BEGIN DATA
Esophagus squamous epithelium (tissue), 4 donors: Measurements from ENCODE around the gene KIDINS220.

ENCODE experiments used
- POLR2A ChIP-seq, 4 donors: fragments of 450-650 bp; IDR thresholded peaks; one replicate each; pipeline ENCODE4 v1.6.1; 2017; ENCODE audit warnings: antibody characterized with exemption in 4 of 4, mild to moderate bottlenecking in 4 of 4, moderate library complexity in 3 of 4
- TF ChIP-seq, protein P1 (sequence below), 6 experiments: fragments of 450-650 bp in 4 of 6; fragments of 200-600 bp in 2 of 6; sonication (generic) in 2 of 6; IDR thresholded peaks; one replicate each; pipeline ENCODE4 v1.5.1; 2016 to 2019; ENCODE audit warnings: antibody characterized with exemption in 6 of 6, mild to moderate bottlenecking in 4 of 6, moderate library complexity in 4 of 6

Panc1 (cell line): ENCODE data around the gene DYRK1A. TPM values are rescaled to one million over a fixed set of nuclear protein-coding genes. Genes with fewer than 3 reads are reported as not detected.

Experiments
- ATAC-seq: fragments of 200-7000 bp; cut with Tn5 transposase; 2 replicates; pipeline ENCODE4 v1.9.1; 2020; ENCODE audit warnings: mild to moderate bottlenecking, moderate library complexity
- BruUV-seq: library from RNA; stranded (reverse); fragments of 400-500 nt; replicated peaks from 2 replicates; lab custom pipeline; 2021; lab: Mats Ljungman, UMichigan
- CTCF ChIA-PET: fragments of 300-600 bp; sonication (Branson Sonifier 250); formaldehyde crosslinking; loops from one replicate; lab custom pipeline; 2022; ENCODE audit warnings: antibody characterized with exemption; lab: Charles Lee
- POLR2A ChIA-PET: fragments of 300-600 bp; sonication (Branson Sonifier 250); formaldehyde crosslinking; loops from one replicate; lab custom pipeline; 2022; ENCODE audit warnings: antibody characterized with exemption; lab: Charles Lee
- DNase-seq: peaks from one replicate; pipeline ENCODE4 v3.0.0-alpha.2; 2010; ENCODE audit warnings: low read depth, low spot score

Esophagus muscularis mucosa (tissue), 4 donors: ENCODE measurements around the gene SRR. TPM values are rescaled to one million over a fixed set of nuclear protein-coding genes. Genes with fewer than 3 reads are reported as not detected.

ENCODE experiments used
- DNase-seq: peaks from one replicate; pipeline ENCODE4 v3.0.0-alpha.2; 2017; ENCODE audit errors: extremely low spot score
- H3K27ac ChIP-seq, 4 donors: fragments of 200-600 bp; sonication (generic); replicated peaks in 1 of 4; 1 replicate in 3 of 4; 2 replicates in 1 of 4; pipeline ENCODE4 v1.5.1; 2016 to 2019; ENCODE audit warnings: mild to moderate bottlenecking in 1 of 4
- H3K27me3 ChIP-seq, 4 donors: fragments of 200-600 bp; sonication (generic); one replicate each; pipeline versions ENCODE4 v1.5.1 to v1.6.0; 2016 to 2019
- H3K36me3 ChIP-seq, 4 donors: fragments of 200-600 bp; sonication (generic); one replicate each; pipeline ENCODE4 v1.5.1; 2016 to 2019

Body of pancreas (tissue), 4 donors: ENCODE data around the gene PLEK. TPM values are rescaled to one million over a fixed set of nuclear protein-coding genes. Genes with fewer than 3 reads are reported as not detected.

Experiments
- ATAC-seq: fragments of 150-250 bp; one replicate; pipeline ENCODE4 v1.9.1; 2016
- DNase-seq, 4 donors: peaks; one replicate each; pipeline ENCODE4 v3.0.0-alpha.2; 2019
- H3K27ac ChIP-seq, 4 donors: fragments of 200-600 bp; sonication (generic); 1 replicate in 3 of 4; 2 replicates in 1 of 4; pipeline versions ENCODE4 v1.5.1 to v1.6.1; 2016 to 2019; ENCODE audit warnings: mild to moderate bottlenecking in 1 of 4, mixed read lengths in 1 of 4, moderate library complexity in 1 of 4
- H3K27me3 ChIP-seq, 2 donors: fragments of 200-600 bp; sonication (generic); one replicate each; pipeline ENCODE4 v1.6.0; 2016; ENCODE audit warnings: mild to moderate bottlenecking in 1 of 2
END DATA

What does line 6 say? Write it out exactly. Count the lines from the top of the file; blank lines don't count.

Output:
Experiments